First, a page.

Tuesday, April 24, 2018
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UN wants Brazilian peacekeepers for CAR

UN wants Brazilian soldiers for CAR peacekeeping dutiesThe United Nations wants Brazil to send troops to join its peace mission in the Central African Republic, Jean-Pierre Lacroix, UN head of peacekeeping operations, said in an interview.

The UN Security Council this month approved deployment of an additional 900 peacekeepers to protect civilians in the impoverished landlocked nation, where violence broke out between Muslims and Christians in 2013.

Lacroix said violence had increased in the east, largely due to a security vacuum left by the departure of Ugandan troops, part of a separate US-supported African Union task force tracking Lord’s Resistance Army rebels.

The request for troops from Brazil, which has just ended a 13-year mission in Haiti, must be agreed to by President Michel Temer and approved by the Brazilian Congress.

“Brazil has a huge degree of know-how and professionalism and we definitely need those kinds of troops in our peacekeeping operations,” Lacroix said in Brazil’s capital, ahead of a meeting with the top brass of the country’s armed forces.

The troops did a “fantastic, really exceptional” job in Haiti, where they improved the security situation by establishing a relationship of trust with the population and exhibited good conduct and discipline, he said.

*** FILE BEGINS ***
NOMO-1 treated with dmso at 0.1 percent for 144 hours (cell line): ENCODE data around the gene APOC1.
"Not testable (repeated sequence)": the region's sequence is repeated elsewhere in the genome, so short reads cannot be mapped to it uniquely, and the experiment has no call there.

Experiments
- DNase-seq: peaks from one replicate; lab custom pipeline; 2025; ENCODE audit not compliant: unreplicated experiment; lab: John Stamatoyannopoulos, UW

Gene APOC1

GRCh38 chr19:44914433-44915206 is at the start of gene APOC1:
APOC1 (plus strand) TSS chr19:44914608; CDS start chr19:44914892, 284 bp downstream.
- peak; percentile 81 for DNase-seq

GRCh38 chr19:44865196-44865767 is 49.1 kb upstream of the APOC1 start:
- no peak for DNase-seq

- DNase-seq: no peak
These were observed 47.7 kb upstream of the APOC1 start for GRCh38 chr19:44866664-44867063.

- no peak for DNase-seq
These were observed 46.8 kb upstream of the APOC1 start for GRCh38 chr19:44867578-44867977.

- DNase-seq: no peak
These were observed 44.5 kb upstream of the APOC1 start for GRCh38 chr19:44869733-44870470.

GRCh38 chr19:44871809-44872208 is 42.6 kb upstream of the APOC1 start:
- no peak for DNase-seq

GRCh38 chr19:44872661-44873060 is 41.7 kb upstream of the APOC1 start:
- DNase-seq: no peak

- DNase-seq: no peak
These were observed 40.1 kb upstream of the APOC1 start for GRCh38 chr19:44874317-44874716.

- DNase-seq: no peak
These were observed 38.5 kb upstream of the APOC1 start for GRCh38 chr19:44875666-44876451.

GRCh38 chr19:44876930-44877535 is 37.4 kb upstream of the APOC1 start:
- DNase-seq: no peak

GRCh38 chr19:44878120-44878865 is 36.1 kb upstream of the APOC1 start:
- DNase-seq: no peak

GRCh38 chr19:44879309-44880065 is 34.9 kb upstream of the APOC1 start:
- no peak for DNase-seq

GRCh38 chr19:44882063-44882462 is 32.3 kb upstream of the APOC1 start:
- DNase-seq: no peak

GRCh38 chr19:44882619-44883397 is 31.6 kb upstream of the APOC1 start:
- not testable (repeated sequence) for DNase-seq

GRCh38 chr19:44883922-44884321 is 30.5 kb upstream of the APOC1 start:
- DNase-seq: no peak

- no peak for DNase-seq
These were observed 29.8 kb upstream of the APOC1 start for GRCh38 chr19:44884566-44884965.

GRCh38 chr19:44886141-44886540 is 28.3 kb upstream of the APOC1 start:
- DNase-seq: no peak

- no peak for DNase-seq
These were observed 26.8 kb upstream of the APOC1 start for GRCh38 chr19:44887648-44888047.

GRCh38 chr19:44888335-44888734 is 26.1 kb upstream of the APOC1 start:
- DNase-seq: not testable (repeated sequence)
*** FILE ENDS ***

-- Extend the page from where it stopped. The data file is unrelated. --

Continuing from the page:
Brazil is emerging from its worst recession on record and a huge government budget deficit could weigh on a decision to send more troops abroad, though its contribution to peacekeeping enhanced the South American nation’s international influence.

UN peacekeeping forces are facing the pinch of the United States push to reduce costs. Washington pays more than 28% of the $7.3 billion annual UN peacekeeping budget.

In June, the UN agreed to $600 million in cuts to more than a dozen missions for the year ending June 30, 2018.

Lacroix said the peacekeeping mission in Ivory Coast had been closed, troop deployment in Sudan’s Darfur was being reduced and next year the peacekeeping operation in Liberia would also be closed.

“There is an expectation we be prudent and use our resources in the most cost-effective way we can,” said Lacroix, a French diplomat who has been in the role since April.

The political objectives and efficiency of almost all of the UN’s 15 peacekeeping operations worldwide were under review, Lacroix said.

 

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